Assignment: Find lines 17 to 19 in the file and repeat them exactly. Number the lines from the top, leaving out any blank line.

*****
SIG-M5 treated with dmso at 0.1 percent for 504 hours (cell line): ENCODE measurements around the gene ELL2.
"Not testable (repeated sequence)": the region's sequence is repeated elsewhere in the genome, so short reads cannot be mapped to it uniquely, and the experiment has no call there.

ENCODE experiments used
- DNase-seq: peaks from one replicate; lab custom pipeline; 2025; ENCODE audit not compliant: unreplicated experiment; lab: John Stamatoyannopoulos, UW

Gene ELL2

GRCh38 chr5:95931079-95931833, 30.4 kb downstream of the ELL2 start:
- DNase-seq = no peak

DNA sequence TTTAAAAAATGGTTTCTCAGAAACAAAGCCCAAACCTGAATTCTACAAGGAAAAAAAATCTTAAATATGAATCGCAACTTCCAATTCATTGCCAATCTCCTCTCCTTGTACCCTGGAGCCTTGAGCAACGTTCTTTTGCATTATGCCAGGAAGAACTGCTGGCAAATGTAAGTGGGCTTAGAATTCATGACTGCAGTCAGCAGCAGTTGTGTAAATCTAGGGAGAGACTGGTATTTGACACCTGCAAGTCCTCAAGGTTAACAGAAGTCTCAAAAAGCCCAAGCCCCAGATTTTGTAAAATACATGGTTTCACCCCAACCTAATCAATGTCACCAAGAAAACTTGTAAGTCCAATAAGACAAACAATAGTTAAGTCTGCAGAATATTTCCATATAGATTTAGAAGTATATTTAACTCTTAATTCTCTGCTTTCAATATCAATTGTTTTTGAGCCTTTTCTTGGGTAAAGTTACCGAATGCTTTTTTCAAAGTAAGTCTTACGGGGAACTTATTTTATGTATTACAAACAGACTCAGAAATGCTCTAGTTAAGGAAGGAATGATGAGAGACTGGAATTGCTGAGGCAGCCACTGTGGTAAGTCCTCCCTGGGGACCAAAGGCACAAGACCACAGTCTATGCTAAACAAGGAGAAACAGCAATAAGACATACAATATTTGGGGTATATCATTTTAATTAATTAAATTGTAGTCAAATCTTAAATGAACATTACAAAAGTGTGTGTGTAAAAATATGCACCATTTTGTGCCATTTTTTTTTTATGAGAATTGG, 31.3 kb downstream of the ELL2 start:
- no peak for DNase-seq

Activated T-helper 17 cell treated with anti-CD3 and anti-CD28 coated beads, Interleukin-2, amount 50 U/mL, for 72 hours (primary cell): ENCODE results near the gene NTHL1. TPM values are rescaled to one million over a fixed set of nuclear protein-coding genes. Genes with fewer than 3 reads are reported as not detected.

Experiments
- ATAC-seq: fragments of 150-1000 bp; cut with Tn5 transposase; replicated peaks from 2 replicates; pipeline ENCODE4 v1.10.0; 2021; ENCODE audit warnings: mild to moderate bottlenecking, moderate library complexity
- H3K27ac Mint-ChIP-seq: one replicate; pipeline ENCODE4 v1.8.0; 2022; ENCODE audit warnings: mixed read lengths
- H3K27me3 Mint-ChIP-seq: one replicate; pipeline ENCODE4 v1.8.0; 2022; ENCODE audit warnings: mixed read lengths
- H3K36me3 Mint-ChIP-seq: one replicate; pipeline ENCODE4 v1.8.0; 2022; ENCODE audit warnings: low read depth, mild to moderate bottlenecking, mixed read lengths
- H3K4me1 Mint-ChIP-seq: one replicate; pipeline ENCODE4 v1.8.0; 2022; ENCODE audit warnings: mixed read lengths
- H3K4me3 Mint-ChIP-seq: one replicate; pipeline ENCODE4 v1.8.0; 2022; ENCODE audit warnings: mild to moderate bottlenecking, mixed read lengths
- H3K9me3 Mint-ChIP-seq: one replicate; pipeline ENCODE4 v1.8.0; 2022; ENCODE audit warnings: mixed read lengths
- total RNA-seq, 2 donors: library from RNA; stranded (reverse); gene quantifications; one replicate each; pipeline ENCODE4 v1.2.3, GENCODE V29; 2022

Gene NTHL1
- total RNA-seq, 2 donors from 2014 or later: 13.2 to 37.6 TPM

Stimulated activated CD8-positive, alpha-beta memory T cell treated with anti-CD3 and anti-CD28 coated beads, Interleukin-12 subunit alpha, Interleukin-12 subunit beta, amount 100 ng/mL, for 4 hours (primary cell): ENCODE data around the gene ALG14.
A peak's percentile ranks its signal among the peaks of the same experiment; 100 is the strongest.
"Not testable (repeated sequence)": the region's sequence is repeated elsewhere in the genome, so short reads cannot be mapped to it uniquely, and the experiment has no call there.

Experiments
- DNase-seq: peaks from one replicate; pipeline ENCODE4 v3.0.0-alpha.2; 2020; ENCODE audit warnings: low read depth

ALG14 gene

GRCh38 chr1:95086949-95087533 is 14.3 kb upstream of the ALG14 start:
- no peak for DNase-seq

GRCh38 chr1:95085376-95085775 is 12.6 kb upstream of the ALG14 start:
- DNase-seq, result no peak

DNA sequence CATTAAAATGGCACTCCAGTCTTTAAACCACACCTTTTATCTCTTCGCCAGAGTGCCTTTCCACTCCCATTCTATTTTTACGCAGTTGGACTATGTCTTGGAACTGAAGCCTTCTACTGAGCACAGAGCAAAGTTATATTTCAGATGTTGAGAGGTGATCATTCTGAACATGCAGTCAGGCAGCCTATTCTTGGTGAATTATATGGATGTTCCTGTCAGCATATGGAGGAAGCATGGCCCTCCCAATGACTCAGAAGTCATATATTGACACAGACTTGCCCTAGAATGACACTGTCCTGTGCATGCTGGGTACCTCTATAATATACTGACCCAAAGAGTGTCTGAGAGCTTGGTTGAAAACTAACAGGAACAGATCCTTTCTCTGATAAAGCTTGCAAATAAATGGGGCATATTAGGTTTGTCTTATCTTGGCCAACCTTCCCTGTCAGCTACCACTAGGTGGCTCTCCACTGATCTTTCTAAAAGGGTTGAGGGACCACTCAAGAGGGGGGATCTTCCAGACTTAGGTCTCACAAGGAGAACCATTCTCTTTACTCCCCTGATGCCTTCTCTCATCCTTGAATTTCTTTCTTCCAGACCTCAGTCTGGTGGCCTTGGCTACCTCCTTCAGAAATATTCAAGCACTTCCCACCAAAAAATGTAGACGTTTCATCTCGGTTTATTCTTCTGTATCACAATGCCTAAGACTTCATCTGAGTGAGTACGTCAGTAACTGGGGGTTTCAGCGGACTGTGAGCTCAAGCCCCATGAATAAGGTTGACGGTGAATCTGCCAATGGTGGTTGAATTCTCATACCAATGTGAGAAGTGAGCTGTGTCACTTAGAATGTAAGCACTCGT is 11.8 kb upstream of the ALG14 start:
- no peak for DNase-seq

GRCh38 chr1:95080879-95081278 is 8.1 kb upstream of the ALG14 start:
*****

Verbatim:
- H3K4me3 Mint-ChIP-seq: one replicate; pipeline ENCODE4 v1.8.0; 2022; ENCODE audit warnings: mild to moderate bottlenecking, mixed read lengths
- H3K9me3 Mint-ChIP-seq: one replicate; pipeline ENCODE4 v1.8.0; 2022; ENCODE audit warnings: mixed read lengths
- total RNA-seq, 2 donors: library from RNA; stranded (reverse); gene quantifications; one replicate each; pipeline ENCODE4 v1.2.3, GENCODE V29; 2022